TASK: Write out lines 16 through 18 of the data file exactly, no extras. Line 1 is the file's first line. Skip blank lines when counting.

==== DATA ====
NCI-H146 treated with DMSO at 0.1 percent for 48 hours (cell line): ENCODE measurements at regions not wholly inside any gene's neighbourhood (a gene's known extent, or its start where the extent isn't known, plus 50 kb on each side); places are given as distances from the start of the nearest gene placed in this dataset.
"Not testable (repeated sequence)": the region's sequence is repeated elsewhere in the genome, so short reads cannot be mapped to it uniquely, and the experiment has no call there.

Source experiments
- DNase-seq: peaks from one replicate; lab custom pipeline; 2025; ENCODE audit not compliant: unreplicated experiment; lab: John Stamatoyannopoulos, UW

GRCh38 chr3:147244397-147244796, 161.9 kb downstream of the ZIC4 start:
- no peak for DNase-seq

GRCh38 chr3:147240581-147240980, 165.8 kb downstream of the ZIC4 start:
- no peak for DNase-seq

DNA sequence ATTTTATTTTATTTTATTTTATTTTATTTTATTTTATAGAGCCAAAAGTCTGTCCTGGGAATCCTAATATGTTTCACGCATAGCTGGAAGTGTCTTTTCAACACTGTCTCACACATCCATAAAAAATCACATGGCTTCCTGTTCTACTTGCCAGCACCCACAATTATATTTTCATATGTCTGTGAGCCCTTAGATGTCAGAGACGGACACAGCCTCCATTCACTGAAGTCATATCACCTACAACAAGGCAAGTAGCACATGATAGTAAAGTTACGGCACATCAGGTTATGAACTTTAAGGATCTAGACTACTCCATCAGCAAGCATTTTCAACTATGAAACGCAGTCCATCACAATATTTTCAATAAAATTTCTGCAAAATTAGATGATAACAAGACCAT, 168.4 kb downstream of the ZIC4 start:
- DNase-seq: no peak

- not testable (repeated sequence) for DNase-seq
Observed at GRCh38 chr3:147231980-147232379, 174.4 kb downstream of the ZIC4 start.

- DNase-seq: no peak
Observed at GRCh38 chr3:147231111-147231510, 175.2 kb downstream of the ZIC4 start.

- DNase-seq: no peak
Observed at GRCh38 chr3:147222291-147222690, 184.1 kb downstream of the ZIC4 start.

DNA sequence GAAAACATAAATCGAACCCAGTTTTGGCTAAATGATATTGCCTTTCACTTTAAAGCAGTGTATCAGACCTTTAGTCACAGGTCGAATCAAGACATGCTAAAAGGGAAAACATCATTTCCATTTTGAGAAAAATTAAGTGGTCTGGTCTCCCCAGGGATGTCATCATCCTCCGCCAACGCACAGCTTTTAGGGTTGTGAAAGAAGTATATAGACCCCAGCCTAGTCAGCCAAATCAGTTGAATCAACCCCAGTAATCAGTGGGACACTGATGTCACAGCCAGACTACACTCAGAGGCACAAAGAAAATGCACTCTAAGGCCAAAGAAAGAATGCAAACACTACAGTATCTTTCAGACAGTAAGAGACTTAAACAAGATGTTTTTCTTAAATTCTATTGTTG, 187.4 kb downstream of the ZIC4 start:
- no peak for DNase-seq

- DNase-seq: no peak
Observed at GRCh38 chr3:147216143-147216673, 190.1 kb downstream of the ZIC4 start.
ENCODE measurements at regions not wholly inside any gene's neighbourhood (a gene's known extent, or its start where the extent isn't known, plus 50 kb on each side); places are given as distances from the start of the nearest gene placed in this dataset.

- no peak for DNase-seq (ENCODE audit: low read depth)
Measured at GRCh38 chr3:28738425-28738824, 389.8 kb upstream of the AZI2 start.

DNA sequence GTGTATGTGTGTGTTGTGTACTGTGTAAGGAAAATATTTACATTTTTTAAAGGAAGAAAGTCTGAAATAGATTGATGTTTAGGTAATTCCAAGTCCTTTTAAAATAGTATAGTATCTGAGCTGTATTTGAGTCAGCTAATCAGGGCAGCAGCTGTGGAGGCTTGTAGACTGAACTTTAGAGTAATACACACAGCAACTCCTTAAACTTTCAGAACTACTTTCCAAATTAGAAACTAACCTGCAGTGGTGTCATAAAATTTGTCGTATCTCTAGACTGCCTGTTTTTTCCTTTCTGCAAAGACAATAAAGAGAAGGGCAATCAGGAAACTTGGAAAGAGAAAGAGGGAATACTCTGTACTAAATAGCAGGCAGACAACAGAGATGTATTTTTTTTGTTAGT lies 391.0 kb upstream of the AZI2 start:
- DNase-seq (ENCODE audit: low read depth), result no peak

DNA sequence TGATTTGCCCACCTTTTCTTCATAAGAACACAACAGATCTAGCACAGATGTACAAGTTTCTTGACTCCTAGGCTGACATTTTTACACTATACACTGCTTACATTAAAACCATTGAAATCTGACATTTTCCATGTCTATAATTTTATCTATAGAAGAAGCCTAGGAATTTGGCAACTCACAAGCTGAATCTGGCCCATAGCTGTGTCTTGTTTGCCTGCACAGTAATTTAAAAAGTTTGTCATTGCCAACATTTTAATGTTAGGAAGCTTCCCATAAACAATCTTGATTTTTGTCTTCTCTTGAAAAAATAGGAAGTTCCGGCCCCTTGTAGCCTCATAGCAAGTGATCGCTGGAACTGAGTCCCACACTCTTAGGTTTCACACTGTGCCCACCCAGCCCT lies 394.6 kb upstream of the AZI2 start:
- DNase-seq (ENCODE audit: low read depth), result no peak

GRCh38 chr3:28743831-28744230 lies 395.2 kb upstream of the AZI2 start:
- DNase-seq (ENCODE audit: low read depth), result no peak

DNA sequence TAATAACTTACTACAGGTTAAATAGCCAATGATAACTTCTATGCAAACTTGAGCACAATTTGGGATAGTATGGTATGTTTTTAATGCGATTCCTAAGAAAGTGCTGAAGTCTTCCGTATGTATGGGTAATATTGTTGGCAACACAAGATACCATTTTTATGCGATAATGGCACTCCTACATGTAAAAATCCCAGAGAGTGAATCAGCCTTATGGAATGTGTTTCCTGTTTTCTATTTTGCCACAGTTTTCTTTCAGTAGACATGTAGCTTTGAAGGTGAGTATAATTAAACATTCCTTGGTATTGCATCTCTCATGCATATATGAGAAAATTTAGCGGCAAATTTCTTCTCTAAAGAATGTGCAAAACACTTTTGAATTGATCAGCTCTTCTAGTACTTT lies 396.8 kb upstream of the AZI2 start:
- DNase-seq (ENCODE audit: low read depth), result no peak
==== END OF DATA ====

Observed at GRCh38 chr3:147222291-147222690, 184.1 kb downstream of the ZIC4 start.

DNA sequence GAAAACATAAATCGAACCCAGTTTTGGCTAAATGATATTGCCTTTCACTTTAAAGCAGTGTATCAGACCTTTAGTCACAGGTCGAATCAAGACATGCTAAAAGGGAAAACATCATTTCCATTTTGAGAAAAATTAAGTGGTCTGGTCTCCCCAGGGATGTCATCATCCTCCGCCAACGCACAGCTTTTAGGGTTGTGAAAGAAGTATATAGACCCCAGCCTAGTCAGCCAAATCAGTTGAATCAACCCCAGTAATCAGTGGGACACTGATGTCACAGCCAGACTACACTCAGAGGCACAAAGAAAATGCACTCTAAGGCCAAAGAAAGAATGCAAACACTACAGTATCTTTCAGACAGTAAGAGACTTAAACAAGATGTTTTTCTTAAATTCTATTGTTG, 187.4 kb downstream of the ZIC4 start:
- no peak for DNase-seq